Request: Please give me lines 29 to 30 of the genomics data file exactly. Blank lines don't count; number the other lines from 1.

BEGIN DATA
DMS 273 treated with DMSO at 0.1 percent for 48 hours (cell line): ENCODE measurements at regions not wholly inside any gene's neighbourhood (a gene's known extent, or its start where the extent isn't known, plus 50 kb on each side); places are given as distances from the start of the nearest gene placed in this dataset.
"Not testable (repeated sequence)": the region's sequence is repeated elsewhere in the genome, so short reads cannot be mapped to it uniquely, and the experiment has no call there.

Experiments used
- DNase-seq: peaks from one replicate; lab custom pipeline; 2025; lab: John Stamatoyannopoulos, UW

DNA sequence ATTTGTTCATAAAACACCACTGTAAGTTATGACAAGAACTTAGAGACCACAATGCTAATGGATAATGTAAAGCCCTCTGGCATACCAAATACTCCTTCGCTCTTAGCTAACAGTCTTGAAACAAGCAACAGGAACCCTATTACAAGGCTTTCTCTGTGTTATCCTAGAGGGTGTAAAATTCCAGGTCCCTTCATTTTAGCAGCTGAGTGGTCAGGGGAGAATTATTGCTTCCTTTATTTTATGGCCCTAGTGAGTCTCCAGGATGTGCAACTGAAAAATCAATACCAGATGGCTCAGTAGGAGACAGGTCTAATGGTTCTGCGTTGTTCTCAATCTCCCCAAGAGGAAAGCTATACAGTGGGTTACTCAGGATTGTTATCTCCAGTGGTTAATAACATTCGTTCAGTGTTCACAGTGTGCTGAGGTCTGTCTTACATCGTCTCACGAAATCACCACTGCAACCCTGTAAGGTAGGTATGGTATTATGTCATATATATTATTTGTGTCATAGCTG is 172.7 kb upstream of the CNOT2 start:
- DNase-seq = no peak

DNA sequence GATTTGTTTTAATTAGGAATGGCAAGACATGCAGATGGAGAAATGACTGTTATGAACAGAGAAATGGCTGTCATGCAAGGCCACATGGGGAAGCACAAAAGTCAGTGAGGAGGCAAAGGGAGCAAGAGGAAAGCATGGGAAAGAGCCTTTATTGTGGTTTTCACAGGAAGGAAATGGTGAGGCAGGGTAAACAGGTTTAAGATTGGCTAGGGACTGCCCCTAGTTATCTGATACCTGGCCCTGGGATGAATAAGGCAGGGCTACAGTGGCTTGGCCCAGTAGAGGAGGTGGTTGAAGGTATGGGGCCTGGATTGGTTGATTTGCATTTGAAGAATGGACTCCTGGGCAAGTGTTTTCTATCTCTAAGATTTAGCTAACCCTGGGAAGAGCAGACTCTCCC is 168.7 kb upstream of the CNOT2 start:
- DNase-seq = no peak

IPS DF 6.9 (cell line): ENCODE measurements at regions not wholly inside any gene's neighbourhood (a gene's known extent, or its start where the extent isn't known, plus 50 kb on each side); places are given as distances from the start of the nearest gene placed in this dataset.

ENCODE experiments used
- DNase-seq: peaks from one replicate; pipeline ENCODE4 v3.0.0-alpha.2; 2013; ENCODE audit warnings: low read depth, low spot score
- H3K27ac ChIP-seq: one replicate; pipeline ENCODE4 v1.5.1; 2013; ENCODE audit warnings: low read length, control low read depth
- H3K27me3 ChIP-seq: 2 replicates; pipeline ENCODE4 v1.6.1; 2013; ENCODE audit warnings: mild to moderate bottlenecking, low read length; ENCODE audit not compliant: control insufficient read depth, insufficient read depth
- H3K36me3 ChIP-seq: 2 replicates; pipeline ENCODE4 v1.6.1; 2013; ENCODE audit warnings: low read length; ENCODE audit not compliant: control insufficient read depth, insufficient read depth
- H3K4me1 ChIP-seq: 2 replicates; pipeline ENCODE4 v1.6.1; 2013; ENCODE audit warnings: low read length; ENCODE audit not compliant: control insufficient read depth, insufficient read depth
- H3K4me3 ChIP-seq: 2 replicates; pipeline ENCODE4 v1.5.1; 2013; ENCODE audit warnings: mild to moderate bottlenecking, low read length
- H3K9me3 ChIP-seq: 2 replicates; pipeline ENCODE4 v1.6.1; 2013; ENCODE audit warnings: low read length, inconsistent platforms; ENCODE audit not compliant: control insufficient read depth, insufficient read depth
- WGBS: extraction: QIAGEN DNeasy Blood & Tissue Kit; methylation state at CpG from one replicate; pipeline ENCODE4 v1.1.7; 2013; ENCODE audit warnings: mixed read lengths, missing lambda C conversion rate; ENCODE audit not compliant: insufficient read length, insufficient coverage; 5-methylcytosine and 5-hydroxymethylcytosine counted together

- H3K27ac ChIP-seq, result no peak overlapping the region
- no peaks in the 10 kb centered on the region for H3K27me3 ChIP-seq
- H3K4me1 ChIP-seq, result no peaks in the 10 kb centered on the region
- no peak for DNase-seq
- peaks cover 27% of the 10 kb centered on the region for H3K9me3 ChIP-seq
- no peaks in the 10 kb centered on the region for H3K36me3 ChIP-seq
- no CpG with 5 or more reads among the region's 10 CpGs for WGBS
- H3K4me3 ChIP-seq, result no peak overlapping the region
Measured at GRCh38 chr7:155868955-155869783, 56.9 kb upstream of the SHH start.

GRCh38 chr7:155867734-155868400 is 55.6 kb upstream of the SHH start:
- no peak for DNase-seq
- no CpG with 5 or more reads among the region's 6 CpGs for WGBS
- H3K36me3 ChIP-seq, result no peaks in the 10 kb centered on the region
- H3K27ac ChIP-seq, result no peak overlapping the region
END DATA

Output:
- no peak for DNase-seq
- no CpG with 5 or more reads among the region's 6 CpGs for WGBS